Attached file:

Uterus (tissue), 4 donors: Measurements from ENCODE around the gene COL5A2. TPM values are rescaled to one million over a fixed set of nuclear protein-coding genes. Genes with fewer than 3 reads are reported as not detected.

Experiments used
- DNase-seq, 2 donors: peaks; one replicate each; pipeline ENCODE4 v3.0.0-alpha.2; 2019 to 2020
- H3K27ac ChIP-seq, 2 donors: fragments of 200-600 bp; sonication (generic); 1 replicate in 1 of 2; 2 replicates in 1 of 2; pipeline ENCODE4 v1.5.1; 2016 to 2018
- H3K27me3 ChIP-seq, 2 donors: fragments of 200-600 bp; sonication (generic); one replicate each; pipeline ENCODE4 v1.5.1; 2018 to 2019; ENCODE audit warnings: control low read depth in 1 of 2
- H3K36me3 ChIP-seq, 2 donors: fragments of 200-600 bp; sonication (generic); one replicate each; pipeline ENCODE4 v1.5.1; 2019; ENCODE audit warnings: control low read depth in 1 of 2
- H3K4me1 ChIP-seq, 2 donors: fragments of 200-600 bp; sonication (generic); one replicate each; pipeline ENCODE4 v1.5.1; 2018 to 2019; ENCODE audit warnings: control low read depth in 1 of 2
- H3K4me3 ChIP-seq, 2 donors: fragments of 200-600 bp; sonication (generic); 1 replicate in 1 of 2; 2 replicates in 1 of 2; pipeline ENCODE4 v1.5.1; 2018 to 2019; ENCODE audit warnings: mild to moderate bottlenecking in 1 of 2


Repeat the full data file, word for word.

Uterus (tissue), 4 donors: Measurements from ENCODE around the gene COL5A2. TPM values are rescaled to one million over a fixed set of nuclear protein-coding genes. Genes with fewer than 3 reads are reported as not detected.

Experiments used
- DNase-seq, 2 donors: peaks; one replicate each; pipeline ENCODE4 v3.0.0-alpha.2; 2019 to 2020
- H3K27ac ChIP-seq, 2 donors: fragments of 200-600 bp; sonication (generic); 1 replicate in 1 of 2; 2 replicates in 1 of 2; pipeline ENCODE4 v1.5.1; 2016 to 2018
- H3K27me3 ChIP-seq, 2 donors: fragments of 200-600 bp; sonication (generic); one replicate each; pipeline ENCODE4 v1.5.1; 2018 to 2019; ENCODE audit warnings: control low read depth in 1 of 2
- H3K36me3 ChIP-seq, 2 donors: fragments of 200-600 bp; sonication (generic); one replicate each; pipeline ENCODE4 v1.5.1; 2019; ENCODE audit warnings: control low read depth in 1 of 2
- H3K4me1 ChIP-seq, 2 donors: fragments of 200-600 bp; sonication (generic); one replicate each; pipeline ENCODE4 v1.5.1; 2018 to 2019; ENCODE audit warnings: control low read depth in 1 of 2
- H3K4me3 ChIP-seq, 2 donors: fragments of 200-600 bp; sonication (generic); 1 replicate in 1 of 2; 2 replicates in 1 of 2; pipeline ENCODE4 v1.5.1; 2018 to 2019; ENCODE audit warnings: mild to moderate bottlenecking in 1 of 2